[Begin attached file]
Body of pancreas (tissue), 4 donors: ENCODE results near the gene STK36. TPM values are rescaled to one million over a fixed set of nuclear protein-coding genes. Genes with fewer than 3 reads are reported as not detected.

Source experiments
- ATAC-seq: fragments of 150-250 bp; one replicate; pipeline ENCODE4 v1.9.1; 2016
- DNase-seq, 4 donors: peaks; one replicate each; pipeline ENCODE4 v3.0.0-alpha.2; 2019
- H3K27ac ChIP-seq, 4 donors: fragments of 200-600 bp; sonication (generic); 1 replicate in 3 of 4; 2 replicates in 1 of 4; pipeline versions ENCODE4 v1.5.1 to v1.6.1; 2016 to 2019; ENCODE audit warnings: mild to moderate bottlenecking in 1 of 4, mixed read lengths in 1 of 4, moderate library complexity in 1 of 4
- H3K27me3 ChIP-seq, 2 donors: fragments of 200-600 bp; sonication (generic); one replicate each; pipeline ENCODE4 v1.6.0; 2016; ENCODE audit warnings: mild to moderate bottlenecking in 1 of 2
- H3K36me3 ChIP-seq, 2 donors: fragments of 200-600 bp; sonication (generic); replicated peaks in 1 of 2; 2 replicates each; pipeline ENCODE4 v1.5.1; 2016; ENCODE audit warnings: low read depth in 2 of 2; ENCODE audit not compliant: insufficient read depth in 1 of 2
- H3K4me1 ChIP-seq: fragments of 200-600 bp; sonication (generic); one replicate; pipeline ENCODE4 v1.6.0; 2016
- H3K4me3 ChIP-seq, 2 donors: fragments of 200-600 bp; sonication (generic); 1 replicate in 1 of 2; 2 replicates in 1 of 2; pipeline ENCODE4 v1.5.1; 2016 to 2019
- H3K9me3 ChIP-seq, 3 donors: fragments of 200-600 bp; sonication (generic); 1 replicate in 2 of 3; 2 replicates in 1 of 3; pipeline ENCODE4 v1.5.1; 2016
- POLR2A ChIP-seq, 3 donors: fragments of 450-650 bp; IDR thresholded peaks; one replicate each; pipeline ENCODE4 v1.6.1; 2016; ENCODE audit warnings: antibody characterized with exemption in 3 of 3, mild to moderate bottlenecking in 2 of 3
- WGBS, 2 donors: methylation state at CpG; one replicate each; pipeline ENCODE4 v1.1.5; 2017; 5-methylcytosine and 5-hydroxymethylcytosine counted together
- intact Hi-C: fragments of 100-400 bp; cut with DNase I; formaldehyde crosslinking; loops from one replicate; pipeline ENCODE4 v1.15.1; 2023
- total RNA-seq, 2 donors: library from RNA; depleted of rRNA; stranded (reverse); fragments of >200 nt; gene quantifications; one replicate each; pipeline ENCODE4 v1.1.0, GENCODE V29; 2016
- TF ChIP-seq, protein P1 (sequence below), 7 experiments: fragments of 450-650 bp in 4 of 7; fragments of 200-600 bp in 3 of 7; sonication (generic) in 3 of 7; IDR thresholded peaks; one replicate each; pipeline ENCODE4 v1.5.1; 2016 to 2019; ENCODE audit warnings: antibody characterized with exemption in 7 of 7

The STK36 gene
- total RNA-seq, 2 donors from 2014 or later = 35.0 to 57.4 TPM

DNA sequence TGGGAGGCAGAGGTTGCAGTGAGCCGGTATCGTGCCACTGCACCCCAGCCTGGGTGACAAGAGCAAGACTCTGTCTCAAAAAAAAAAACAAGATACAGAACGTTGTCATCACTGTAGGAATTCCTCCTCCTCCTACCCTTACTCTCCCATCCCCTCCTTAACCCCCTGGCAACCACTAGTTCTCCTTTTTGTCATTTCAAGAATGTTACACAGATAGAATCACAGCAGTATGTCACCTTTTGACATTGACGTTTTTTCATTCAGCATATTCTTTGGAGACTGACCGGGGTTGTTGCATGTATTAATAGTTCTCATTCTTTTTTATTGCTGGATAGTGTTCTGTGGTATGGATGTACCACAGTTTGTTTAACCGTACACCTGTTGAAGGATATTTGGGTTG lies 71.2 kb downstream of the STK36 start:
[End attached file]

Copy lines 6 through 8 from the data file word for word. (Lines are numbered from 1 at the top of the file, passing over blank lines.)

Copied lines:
- H3K27me3 ChIP-seq, 2 donors: fragments of 200-600 bp; sonication (generic); one replicate each; pipeline ENCODE4 v1.6.0; 2016; ENCODE audit warnings: mild to moderate bottlenecking in 1 of 2
- H3K36me3 ChIP-seq, 2 donors: fragments of 200-600 bp; sonication (generic); replicated peaks in 1 of 2; 2 replicates each; pipeline ENCODE4 v1.5.1; 2016; ENCODE audit warnings: low read depth in 2 of 2; ENCODE audit not compliant: insufficient read depth in 1 of 2
- H3K4me1 ChIP-seq: fragments of 200-600 bp; sonication (generic); one replicate; pipeline ENCODE4 v1.6.0; 2016